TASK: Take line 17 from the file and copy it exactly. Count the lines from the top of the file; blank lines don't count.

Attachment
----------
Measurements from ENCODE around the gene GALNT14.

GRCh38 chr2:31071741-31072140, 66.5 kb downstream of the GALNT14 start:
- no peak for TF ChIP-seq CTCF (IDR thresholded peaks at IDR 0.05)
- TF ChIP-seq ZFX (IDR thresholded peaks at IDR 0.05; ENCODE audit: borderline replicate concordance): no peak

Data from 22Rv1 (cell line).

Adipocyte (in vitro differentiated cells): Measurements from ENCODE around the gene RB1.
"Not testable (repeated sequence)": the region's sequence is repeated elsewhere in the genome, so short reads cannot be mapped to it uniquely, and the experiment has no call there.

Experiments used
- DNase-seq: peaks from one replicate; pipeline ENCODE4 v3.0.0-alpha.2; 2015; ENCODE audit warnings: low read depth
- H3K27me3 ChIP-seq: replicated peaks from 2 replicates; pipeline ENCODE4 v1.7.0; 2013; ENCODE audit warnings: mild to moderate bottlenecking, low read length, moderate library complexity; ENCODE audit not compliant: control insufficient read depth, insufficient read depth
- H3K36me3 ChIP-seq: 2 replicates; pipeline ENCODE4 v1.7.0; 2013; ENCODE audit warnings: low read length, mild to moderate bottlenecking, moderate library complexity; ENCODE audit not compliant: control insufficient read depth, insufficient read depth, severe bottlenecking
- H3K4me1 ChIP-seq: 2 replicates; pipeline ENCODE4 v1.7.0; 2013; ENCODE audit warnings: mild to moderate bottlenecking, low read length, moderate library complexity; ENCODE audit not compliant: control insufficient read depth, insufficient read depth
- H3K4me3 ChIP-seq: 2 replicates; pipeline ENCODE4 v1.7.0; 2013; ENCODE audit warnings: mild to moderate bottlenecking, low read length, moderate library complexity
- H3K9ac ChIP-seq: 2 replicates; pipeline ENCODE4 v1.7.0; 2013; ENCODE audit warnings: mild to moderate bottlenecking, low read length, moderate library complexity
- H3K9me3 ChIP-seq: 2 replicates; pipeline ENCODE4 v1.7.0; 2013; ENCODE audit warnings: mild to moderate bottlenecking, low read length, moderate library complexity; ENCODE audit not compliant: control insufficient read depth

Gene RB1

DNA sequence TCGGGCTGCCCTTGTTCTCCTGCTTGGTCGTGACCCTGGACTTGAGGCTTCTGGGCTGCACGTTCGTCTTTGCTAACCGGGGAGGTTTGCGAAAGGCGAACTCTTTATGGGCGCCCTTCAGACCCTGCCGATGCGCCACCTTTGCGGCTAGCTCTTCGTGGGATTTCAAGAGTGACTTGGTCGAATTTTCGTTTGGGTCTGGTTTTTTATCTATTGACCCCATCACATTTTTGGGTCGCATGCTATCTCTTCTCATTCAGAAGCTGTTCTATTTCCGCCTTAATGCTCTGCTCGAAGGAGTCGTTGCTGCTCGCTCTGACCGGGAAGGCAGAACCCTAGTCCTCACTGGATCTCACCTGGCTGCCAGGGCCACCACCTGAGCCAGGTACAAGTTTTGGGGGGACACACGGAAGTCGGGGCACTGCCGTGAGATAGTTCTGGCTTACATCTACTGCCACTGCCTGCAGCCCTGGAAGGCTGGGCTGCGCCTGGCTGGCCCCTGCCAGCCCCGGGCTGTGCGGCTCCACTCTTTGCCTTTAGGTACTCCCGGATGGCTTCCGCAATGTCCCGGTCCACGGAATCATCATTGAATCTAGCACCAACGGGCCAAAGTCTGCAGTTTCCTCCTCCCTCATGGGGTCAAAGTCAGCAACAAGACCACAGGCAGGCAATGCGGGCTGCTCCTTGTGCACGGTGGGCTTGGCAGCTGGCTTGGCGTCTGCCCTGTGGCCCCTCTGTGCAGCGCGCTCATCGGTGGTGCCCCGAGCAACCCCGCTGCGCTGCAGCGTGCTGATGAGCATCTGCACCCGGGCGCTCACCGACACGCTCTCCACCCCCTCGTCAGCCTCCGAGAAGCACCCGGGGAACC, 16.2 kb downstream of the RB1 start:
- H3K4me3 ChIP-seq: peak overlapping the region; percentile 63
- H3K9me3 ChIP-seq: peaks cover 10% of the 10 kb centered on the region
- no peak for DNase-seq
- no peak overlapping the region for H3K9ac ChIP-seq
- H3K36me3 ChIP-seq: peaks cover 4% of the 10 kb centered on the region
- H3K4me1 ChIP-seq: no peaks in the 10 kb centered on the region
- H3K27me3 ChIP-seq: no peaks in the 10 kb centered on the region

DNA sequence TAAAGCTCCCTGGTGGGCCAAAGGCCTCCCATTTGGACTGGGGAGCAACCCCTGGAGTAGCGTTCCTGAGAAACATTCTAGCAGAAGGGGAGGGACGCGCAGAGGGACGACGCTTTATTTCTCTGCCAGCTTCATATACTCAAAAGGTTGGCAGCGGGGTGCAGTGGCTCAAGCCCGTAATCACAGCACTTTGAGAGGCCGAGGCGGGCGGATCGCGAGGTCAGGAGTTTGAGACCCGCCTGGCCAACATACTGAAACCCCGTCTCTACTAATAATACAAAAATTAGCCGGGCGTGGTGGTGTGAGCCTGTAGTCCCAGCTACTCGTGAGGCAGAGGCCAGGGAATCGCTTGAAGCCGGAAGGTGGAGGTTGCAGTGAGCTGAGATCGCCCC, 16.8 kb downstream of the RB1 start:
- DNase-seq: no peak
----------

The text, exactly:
DNA sequence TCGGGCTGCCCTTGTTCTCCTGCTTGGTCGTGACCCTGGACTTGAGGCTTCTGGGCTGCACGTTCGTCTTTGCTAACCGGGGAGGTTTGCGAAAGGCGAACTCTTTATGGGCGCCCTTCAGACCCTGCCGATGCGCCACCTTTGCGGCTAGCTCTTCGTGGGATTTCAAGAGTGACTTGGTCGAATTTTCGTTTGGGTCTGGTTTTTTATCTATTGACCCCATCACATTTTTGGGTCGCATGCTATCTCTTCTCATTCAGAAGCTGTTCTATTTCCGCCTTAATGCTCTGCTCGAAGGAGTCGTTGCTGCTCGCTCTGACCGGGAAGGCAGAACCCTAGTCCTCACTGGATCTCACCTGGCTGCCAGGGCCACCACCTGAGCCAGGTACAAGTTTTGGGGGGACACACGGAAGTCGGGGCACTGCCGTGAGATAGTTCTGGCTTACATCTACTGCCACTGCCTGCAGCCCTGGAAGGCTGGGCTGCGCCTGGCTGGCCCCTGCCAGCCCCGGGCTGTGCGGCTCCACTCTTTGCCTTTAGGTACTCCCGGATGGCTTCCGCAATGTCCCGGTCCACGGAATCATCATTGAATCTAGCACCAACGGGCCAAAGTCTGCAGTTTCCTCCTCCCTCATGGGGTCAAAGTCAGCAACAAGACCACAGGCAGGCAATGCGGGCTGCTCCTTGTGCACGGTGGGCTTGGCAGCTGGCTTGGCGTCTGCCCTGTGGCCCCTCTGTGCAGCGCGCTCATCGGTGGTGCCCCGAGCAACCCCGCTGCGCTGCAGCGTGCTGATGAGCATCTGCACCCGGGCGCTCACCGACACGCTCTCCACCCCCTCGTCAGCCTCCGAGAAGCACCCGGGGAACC, 16.2 kb downstream of the RB1 start: